The Real Dirt on Farmer John is a colorful documentary that tells the story of John Peterson and the struggle to keep his family farm alive in rural Illinois over the past thirty years. Peterson’s tale is not unique, and parallels the trials and tribulations of thousands of farmers in the American landscape, facing the loss of their land after generations of farming. This film allows you to look into the souls of these farmers through the eyes of John Peterson, and what you see is the sadness and grief that so many farmers experienced in the 1980s when they were forced to auction off their land and their equipment merely to survive.
Directed by Taggart Siegel, The Real Dirt on Farmer John features footage from more than two decades of Peterson’s life.
Over the years, Peterson explored many uses for his farm, from artist colony to hippie commune. He was anything but conventional; part thespian, part poet and part farmer, he would sometimes dress in colorful costume to farm his fields. It’s no wonder that after years of soul searching, disappointment and guilt, Peterson would reinvent his farm through a revolutionary new venture. As if beckoned by the dirt itself, Peterson decided to put all his eggs into organic farming — a risky and still largely unfamiliar practice in Illinois in the early nineties.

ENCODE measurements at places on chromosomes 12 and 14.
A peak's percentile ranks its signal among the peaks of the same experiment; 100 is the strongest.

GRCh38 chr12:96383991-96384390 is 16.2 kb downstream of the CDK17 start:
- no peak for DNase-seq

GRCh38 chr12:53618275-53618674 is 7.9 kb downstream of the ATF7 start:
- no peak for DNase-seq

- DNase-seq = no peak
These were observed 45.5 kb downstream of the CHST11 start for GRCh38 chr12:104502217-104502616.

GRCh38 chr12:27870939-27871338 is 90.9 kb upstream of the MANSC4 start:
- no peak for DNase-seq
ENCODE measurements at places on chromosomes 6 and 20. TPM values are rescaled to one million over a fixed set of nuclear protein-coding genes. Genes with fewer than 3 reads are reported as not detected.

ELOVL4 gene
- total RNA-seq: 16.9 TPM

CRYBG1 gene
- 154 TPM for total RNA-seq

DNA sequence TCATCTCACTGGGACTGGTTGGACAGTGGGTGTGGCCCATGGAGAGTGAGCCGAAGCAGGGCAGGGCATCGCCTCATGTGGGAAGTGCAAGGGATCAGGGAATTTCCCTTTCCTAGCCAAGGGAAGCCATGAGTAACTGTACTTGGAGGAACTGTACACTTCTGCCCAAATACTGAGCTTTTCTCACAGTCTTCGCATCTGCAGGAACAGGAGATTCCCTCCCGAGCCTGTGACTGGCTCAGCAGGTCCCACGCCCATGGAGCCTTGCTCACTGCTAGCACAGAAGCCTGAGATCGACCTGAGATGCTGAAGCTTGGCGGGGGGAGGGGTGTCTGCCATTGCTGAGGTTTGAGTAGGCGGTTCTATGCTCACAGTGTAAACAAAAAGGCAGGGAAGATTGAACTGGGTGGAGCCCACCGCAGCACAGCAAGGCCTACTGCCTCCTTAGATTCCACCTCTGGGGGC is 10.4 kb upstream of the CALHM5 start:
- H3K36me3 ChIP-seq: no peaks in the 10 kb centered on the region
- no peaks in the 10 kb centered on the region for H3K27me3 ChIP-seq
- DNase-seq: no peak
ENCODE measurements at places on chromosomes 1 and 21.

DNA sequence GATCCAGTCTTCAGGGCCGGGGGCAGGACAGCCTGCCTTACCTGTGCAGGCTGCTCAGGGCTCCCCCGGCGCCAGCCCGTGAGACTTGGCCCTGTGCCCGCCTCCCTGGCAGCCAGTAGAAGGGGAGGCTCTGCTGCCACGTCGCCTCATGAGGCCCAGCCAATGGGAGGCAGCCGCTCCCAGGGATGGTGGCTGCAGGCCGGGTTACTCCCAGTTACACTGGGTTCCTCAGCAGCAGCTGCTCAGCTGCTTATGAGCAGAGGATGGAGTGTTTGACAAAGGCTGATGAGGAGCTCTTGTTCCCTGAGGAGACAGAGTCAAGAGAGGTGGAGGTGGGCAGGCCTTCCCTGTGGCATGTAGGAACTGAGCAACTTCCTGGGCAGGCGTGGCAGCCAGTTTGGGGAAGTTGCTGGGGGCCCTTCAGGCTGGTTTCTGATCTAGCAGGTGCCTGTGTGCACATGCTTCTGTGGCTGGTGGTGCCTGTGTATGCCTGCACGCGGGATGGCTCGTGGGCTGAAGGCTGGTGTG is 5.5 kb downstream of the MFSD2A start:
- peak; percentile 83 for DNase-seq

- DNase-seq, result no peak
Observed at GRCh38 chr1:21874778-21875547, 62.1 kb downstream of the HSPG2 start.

Angelic Organics was born, and a small group of Chicago residents invited Peterson to become involved in community-supported agriculture (CSA). Before long, he was growing organic produce for over 400 families. And during the past fifteen years, the farm has grown into a special place for Peterson’s entire extended community: a place for shareholders, their children, young farming interns and volunteers to dig their hands into the soil and reconnect with the earth.
Highly thought provoking and inspiring, this 2005 film examines the future of organic farming, the re-birth of American soil and the value of a strong spirit — all of this without negating the challenging past of conventional farming.